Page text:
Rating: 3.5 stars out of 5

George Benjamin was the San Francisco Symphony’s composer-in-residence this month for this year’s installation of their Project San Francisco. Truthfully, I was not familiar with Benjamin’s work, but it came highly recommended by many of my colleagues, and so I looked forward to hearing it. I attended the SFS’s final concert with Benjamin on Saturday night (16 Jan 2010), where he conducted two of his pieces: Ringed by the Flat Horizon (1980), the piece that brought him to international attention, and a more recent piece, Duet (2008; see YouTube video below). In general, while I found Benjamin’s pieces highly competent works, I don’t think he lives up to the (perhaps unfairly) high standard people attribute to him. I also wonder if his music hasn’t suffered somewhat from his early career successes, as there is a palpable air of obsessive–compulsive disorder in his approach to composition, which doesn’t seem to have changed much in the last 30 years, if the two pieces on the program are representative.

First, it’s worth noting Benjamin’s impressive pedigree, not only having studied with Olivier Messaien as a teenager, but securing both the honour of being his youngest ever student and the one he called his favourite. According to critic Thomas May, Messiaen felt Benjamin had some of the characteristics of the young Mozart. He was also propelled to composer stardom (to the extent that exists) when, at 20, the BBC Proms performed his first large orchestral work, Ringed by the Flat Horizon, in 1980. He was and still is the youngest living composer to be featured on the Proms.

As a composer, Benjamin has been described as coming from a modernist aesthetic, but with softer edges and perhaps a greater sense of melodicism or expressivity. It is for this latter aspect that he has been most frequently lauded as one of the great composers of today.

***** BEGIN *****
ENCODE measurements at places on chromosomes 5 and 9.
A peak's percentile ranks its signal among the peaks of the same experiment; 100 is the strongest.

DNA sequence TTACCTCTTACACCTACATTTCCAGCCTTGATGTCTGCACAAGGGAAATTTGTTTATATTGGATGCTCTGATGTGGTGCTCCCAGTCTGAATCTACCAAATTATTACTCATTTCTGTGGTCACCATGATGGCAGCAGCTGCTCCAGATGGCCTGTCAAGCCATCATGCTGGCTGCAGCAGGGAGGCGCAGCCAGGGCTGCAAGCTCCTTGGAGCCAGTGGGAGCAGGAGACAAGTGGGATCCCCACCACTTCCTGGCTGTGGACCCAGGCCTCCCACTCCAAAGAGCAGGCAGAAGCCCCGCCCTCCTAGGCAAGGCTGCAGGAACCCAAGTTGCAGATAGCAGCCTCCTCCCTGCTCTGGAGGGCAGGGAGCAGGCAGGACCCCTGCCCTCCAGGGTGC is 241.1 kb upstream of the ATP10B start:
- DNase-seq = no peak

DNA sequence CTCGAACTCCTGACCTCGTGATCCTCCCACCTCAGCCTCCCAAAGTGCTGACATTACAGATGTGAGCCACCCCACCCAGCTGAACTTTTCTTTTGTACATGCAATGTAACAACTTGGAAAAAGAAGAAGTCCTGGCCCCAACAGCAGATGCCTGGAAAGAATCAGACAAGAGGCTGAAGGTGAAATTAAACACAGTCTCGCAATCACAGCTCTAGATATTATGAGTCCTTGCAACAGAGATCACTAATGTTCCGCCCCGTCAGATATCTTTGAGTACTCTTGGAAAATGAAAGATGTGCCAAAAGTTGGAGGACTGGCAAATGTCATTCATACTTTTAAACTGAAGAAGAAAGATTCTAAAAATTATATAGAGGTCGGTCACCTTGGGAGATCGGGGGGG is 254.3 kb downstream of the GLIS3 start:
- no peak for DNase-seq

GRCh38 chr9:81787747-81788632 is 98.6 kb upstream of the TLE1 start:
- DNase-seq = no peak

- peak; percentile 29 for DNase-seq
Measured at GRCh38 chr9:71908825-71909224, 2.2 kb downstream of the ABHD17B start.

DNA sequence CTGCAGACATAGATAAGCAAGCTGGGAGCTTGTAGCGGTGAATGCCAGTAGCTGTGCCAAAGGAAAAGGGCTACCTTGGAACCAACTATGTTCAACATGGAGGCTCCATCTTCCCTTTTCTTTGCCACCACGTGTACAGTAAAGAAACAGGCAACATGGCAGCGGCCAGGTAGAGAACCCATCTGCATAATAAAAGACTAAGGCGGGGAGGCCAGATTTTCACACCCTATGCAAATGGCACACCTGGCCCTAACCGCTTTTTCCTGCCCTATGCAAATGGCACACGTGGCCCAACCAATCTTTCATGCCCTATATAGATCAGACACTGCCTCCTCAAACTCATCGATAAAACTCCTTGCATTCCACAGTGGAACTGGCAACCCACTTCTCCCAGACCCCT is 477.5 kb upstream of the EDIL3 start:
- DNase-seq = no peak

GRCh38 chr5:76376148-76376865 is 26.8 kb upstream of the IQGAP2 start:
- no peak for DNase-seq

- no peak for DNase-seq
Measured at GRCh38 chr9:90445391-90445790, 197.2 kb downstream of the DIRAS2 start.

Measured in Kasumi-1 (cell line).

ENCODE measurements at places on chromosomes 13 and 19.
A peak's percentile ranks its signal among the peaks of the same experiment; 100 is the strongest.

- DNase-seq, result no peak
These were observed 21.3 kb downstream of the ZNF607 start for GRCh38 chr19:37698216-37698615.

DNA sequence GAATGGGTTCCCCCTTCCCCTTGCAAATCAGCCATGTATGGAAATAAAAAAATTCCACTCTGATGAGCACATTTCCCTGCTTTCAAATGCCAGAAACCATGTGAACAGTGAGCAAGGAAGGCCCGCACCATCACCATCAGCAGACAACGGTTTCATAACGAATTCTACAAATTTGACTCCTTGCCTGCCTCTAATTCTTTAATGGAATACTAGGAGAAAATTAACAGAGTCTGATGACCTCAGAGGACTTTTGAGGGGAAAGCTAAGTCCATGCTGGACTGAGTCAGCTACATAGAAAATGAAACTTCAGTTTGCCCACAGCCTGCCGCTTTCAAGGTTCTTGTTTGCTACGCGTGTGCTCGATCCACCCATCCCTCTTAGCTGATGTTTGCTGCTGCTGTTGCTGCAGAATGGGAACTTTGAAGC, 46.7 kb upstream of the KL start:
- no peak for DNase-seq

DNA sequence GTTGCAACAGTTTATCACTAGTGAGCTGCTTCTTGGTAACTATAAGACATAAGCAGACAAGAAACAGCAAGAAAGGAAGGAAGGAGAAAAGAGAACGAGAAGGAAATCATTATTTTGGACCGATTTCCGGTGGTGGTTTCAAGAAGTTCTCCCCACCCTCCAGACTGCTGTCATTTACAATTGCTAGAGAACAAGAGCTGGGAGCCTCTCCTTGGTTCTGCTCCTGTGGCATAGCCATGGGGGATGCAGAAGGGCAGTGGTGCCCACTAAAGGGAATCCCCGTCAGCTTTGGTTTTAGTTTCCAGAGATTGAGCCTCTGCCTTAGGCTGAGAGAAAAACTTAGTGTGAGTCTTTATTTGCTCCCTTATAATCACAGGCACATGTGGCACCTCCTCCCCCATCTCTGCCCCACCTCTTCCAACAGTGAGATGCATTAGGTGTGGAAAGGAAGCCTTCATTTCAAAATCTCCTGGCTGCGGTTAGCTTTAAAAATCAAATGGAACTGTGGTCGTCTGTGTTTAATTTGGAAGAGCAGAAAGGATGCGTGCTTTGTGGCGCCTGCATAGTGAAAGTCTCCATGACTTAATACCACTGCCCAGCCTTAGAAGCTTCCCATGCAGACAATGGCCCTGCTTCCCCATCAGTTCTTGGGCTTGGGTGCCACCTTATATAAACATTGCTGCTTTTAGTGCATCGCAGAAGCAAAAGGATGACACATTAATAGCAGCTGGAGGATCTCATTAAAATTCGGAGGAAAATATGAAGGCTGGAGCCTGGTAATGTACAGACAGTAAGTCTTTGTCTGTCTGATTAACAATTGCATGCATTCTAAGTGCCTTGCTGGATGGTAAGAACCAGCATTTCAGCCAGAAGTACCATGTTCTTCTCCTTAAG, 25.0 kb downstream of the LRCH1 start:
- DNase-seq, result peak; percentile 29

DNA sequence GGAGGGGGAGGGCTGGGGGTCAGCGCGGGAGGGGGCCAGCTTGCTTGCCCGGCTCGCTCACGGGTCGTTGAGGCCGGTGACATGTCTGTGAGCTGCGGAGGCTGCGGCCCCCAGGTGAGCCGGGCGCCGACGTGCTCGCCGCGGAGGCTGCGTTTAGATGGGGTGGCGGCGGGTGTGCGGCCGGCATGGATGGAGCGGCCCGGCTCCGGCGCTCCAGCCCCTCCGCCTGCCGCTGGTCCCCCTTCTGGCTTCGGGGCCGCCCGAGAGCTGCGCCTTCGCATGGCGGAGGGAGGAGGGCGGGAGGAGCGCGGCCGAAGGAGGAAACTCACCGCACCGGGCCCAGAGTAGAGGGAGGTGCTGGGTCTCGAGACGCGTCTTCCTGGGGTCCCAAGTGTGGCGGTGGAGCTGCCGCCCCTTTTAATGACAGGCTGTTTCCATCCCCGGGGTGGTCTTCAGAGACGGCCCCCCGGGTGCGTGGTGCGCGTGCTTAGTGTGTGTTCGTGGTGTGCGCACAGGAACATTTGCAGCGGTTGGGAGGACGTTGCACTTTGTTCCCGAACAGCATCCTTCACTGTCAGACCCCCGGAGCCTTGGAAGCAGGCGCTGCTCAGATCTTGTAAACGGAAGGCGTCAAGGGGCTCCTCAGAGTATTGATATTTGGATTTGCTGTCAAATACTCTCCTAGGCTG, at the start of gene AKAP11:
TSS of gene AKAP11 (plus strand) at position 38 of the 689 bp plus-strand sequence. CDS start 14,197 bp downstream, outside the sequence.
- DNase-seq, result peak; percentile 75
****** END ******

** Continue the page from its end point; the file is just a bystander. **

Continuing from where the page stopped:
He also has the luxury of not taking on very many commissions, writing a piece once every two or three years for the most part. He has stated in this regard that he likes to take a very long time to compose each piece so he can make sure every note and every detail is correct. In regard to his Duet, he says, “…it took me months to get the gears in exactly the right place… It’s extremely complicated, like the cogs in a watch: If one tiny aspect wasn’t in the right place, it wouldn’t work.”

This kind of meticulousness raises a mild alarm for me. Not that there is anything wrong with being thorough—this is one of the things I pride myself most highly on in my own work—but composition is an extremely solitary task, as Benjamin admits, and when a piece of some 10 minutes or so, like Duet, becomes the focus of several years’ work, there is a strong danger of becoming myopically obsessed with the inconsequential minutiae at the expense of the music. This is a hold-over of the modernist tradition; that we still feel justified in judging a composer based on the rigour of his/her compositional process. Yet we now know that Iannis Xenakis, for example, got a lot of his math wrong. But Xenakis’s pieces are still great, despite the fact that not only the minutiae but also many of the larger structural processes don’t “fit”—in the end, Xenakis sacrificed rigour, whether consciously or not, to the music, and it is the music that we remember him by.